To see some poor old girl sit in a chair with only a gown no dressing gown not even a blanket around oon the legs is still seen getting patients up at 5am to sit in a chair to help the day staff is still in common practice even today not feeding not giving drinks Oh another stumbling block not wanting to give a cup of tea to a patient during the night is a complete no-noon nearly ever ward I have worked on this to me is a disgrace!!Still practiced up to 05/12/08.Having given justifiable criticism the majority of the young nurse work there socks off and I admire the professionalism I see amongst them .We need more nurses otherwise care will only continue to deteriorate.there is only so much a person can do in one day.

  • Alan Fisher

    We had the right idea many years ago – “one number for all” except that it was in the guise of 999 to access any emergency service. It worked well!. This does not mean that the same idea will work well again.

    The concept is sound but, as Dr Arasu has pointed out, add in commoner-garden members of the public and it all goes to pot. It has been increasingly obvious that people can no longer manage simple injuries or illness. I have experienced at first hand the young man who called an emergency ambulance for a cut finger – he demonstrated that the simple paper cut would not stop bleeding by squeezing the finger (twice) to make it bleed. Equally I have had the elderly lady that was quite rude when told that the Out-of Hours doctor was not the best person to help her husband who’s varicose vein had ruptured and was flooding the bathroom floor with blood. Even when I pointed out they did not carry dressings, were a 30 minute drive away and that I would arrange an emergency ambulance who would be there much quicker and with all the right equipment, she was not happy and hung up.

    How then can we expect these people to decide between urgent and emergency?

    Add to this the confusion of services that currently exist. A minor injury unit often turns patients away when they attend with a sore throat or cough “We don’t do illness so you need to see your GP. But you saw my child with a temeperature the other week. That was the weekend when we do the Out-of hours service as well as minor injuries, this is Tuesday so I’ve turned back into Minor injuries only mode”!!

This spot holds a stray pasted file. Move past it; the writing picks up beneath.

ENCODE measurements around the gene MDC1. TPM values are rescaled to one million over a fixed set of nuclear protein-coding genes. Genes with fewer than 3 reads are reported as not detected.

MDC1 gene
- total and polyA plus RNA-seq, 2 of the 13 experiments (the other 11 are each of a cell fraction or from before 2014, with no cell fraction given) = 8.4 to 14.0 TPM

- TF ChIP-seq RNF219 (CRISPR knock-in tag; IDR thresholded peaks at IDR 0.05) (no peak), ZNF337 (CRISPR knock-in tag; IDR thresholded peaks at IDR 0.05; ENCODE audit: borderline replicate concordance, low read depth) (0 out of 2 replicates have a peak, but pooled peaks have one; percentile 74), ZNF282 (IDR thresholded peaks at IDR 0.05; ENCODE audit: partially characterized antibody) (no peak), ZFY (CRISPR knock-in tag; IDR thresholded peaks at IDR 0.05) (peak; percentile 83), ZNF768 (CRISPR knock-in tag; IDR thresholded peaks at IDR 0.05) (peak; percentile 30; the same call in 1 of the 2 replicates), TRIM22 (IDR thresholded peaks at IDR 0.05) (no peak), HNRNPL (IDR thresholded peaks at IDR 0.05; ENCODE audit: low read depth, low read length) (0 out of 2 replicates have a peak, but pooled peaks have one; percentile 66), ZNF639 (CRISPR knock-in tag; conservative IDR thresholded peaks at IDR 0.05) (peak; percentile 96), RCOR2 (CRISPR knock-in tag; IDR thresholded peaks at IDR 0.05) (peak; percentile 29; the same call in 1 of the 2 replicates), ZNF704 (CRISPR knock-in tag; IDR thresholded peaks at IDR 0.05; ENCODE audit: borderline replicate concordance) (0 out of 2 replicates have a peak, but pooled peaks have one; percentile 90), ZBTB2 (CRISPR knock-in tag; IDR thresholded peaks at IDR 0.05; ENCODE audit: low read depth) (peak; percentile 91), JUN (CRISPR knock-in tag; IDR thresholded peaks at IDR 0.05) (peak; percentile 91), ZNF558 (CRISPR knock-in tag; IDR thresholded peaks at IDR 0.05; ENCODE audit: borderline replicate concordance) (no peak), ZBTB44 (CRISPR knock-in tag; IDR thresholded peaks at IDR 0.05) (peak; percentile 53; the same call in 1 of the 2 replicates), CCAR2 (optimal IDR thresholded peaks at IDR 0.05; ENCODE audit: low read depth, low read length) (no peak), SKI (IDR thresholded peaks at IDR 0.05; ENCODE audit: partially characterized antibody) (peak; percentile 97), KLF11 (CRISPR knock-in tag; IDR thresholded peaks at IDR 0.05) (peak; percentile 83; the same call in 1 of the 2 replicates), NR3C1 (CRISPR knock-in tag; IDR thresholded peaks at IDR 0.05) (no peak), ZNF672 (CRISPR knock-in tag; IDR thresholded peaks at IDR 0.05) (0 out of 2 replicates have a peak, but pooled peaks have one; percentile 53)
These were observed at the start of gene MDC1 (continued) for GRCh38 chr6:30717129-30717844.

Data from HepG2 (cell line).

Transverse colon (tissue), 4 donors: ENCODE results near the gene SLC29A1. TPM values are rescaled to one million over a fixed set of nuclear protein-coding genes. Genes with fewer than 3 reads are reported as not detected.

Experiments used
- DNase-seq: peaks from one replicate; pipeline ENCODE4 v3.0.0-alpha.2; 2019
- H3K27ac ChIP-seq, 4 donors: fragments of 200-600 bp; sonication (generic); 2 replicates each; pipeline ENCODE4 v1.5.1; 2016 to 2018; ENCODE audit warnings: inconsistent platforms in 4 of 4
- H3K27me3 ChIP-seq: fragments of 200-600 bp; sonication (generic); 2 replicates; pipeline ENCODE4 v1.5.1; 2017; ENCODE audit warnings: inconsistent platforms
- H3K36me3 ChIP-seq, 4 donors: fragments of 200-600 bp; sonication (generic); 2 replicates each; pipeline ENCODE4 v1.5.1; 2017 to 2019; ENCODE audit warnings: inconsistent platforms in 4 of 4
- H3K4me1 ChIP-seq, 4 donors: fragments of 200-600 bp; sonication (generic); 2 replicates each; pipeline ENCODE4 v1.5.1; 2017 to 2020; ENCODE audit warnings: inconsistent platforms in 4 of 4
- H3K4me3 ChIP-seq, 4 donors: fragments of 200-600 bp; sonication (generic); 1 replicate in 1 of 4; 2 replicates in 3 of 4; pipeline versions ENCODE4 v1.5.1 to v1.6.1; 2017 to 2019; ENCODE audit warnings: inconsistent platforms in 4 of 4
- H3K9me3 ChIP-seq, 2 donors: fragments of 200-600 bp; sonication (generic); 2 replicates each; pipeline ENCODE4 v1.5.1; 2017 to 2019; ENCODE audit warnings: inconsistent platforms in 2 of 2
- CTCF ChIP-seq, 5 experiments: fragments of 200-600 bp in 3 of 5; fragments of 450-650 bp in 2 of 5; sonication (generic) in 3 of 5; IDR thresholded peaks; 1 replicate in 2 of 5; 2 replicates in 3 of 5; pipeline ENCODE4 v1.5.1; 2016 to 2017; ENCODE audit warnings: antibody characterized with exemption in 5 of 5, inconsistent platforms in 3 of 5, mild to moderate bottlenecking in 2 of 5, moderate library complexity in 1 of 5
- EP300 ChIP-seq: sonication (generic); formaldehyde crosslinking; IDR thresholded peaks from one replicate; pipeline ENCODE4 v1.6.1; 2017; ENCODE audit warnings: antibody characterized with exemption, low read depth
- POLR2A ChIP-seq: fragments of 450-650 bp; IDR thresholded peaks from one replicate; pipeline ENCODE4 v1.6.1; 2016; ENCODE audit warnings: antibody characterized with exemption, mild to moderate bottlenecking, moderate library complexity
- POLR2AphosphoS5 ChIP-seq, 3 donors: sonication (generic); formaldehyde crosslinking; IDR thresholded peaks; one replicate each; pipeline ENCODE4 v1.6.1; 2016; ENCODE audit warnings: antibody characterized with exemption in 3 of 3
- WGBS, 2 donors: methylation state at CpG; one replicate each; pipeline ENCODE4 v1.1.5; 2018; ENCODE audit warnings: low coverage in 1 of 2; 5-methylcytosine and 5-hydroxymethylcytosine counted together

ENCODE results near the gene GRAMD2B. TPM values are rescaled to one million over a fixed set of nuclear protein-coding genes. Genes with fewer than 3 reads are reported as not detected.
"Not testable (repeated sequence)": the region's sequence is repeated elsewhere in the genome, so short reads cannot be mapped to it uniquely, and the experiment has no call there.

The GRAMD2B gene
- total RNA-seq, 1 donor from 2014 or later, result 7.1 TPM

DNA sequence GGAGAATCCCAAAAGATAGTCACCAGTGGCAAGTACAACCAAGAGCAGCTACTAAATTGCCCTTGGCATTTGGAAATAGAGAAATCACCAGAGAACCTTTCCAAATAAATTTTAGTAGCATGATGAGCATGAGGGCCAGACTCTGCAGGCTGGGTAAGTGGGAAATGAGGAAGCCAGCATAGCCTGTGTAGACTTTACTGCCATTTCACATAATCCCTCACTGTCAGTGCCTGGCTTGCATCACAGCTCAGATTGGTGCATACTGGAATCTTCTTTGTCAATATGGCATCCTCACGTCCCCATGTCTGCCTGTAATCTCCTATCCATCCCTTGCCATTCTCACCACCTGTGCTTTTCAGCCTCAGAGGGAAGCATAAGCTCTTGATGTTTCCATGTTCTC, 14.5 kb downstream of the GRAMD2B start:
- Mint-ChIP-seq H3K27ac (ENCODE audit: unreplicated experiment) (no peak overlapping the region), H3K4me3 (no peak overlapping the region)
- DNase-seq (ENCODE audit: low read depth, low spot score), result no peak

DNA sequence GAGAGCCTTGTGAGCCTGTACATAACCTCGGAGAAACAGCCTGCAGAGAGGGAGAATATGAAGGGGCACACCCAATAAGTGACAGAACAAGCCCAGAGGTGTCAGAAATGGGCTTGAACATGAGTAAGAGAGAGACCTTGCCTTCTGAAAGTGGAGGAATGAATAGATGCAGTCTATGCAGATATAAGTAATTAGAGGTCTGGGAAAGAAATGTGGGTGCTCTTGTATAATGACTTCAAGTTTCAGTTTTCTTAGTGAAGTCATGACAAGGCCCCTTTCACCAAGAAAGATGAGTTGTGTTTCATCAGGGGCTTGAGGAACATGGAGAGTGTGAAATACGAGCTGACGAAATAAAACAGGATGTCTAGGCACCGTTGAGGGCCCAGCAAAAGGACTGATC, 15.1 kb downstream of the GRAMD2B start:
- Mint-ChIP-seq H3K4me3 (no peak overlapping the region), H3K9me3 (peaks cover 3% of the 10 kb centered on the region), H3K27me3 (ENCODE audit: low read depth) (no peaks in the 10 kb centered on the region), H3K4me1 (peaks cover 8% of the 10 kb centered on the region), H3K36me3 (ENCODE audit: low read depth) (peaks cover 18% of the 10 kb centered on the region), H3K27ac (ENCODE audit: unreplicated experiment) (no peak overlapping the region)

Admitedly patient are often trying to bypass the system because it is easier to walk in and get seen at a time that suits them than trying to get an appointment when they are due to get their hair done, or as I often hear, because they work away from home during the week.

    Expectations, priorities and demands on peoples time have all changed over the years. The NHS has to change along with them. The ideal situation would be to have the facility to have suitable quilaified and experienced staff triage a call and direct it to the appropriate call handler – take the descision making from the public. Many ambulance services already have a facility for streaming off calls to an adviser. This is essentialy what happens in an A&E department and has generally worked well for years.

    Perhaps on the back of this we need to reconfigure our A&Es into 3 sections – at triage the patient can be given an appointment to see a GP, streamed into a minor injury area or dealt with by the A&E side (many already have something like this). Equaly, MIUs and walk-in centres could have something similar. Problem is that they all need to be staffed appropriately – of course that costs money!

  • Anuradha Arasu

    so true. reconfiguring A and E makes a lot more sense than having these places in different buildings where disasters are bound to happen